Pre-Orders, Returns and Policy Changes

There recently has been a highly contentious thread on BGG on Return Policies for Online Game Stores.   I am not going to discuss the other store’s policies, though we thought we’d clarify our own thoughts on the matter and bring up a question that has been on our mind.

Return Policy

For those of you who haven’t read our Return Policy; it’s out of the norm it seems for the online game store industry.  I’ve rewritten it slightly to clarify some points that were clear in my mind but wasn’t so in the policy itself.

It seems that online game stores either provide returns 14 days from time of order (i.e. the count starts the moment you order) or when an order is received (after shipping).  The vast majority who do pre-orders do returns from 14 days from time of order; due to the potential concern it seems about returns for ‘older’ items held on the order.

I can actually see the reasoning behind that; but we’ve yet to have a customer ‘take advantage’ of our return policy in that way so far.  If anything has ‘cost’ us; it’s our willingness to take returns for opened products.  So far at least, we’re happy with our return policy as is and we’ll be keeping it as it is.


So let’s discuss pre-orders.  We like pre-orders; in fact, we go out of our way to encourage customers to make pre-orders by providing more points for pre-orders and creating a new section for them.  We’re in the process of putting together a blog list of pre-order release dates as well since it’s one of the major requests.

Why do we like pre-orders?

  • Indication of customer interest

Actually; that’s it.  Knowing what games are of interest to our customers helps us not order too many ‘dead’ games; which makes a big difference really.

There’s some talk of game stores ‘getting’ the capital beforehand – but we don’t charge orders till we ship them generally.  We allow for the possibility for this; but we generally don’t take advantage of it.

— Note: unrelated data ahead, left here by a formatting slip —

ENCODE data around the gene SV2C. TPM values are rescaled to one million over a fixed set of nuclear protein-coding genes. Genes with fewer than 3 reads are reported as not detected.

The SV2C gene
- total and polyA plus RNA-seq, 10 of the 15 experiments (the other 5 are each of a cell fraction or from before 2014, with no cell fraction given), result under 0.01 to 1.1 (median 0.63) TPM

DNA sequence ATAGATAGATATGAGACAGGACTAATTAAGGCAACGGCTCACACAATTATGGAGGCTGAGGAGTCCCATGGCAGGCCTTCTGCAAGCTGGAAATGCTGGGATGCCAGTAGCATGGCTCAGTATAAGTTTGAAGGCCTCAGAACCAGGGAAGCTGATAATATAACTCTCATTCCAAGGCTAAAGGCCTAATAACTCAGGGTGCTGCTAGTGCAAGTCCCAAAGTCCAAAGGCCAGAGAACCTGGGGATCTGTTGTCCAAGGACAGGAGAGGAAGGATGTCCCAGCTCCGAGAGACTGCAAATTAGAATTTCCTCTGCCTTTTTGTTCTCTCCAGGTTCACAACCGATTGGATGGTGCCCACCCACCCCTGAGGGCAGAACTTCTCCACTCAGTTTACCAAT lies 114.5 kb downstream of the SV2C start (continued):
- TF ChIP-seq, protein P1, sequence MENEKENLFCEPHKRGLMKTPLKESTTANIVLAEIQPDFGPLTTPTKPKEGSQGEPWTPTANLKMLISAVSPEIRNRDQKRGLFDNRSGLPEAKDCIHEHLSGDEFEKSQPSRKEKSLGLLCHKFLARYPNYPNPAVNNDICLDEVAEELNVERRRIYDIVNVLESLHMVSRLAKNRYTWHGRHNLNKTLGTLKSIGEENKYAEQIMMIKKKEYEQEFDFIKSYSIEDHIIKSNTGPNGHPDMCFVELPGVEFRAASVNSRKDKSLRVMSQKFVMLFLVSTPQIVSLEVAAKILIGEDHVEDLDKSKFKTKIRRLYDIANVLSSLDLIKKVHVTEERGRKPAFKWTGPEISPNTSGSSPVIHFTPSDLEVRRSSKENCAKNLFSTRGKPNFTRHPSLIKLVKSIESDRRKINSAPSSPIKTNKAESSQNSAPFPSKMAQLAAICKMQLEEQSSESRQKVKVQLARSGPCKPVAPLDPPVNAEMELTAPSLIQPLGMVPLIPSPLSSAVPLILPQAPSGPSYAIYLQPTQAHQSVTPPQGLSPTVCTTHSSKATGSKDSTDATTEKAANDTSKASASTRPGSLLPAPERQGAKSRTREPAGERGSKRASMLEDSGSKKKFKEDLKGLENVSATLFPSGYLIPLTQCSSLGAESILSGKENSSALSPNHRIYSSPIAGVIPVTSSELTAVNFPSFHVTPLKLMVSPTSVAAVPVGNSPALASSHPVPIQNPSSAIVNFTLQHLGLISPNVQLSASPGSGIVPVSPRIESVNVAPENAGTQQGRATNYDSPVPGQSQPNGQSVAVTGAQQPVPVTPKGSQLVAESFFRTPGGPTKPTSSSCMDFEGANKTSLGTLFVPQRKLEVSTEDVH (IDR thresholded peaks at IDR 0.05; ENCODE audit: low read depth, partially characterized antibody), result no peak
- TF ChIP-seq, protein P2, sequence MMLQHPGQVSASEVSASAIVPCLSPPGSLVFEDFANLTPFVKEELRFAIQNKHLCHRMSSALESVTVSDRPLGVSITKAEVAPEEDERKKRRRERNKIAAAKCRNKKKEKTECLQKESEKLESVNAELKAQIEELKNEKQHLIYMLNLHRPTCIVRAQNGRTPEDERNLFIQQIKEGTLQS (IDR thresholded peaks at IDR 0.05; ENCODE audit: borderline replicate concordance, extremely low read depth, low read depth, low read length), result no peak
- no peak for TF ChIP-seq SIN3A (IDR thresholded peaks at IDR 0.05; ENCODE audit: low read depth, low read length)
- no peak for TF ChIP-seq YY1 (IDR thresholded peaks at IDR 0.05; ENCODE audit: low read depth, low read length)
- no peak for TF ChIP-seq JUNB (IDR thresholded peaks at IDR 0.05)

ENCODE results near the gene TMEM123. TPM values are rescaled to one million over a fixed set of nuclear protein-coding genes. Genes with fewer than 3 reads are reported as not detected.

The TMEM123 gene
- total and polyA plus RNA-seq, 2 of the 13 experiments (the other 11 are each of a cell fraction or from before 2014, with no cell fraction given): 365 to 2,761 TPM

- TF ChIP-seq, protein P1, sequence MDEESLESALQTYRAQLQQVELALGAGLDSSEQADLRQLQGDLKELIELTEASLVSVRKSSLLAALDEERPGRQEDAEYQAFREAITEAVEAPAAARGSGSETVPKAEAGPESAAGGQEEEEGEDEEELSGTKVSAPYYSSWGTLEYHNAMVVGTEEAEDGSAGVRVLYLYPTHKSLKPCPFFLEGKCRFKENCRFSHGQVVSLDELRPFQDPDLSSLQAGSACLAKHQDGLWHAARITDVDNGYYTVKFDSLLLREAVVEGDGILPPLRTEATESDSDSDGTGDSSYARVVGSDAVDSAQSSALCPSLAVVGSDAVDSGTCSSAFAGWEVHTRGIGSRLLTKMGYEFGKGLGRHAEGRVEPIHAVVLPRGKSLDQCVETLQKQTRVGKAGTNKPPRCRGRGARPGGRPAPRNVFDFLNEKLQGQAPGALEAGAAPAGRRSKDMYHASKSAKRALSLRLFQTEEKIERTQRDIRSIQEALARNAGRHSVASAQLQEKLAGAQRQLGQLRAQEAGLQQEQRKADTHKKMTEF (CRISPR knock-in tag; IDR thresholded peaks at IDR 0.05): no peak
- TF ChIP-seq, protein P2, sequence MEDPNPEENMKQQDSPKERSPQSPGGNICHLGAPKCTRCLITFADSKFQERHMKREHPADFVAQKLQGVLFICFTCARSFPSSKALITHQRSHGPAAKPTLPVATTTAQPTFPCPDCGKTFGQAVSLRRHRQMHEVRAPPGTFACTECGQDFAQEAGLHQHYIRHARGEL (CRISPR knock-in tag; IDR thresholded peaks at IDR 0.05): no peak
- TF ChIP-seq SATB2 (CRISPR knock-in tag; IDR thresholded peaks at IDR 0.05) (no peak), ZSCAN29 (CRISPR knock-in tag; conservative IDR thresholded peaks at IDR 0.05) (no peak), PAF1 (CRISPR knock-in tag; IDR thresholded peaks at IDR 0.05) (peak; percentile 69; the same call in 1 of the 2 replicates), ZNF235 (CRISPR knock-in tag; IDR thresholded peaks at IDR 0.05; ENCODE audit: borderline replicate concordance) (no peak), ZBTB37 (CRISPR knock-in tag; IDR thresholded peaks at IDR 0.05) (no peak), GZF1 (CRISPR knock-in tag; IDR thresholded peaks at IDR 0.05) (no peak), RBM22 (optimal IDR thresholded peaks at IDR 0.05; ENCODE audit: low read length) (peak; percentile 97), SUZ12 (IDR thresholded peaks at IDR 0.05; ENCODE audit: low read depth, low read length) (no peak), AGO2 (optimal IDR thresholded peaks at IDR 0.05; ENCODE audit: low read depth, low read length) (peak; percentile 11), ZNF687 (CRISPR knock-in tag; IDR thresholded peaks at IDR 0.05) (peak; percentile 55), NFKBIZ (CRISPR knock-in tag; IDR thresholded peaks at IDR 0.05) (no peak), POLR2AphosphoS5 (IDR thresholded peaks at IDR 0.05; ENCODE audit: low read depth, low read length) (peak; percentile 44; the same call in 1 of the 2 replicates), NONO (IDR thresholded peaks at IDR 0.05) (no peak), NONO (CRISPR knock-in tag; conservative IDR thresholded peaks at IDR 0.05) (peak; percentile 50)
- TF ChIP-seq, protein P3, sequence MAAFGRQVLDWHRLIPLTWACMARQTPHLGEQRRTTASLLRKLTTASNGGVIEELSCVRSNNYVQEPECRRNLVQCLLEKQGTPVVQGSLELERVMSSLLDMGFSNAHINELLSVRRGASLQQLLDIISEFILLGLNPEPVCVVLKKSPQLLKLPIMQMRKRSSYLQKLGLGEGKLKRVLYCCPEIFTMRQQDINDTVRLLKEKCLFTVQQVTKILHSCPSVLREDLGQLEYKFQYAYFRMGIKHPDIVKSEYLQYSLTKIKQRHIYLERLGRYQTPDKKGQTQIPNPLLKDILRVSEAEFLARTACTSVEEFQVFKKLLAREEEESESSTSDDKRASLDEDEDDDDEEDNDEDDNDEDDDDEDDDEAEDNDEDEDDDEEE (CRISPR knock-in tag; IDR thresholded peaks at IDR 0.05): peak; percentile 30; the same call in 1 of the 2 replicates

Policy Changes

Which does bring us to a potential problem.  We currently take pre-orders, do not charge the orders till they ship, and then take returns on these orders up until 14 days after receipt.  There are two issues here:

  • products ‘on-hold’; uncharged for months (in some cases like Catacombs, nearly a year!) that might actually be returned
  • inconsistent policies – due to the way PayPal functions, we can’t ‘hold’ an authorisation for very long and must charge the card immediately.  So some customers get charged and others don’t.

Which leads us to something we’ve been considering for a while – switching to charging all orders immediately to make it more consistent.

Why haven’t we?

  • potential customer dissatisfaction; though some indications are there that customers don’t even realise our policies of not charging or care
  • additional charges for cancelled orders and the need to refund customers

Of course, we could do it the way other online game stores do it; consider a sale final after 14 days of the order.  On the other hand, that brings its own host of issues including a counter-intuitive returns policy.  So what do you all think?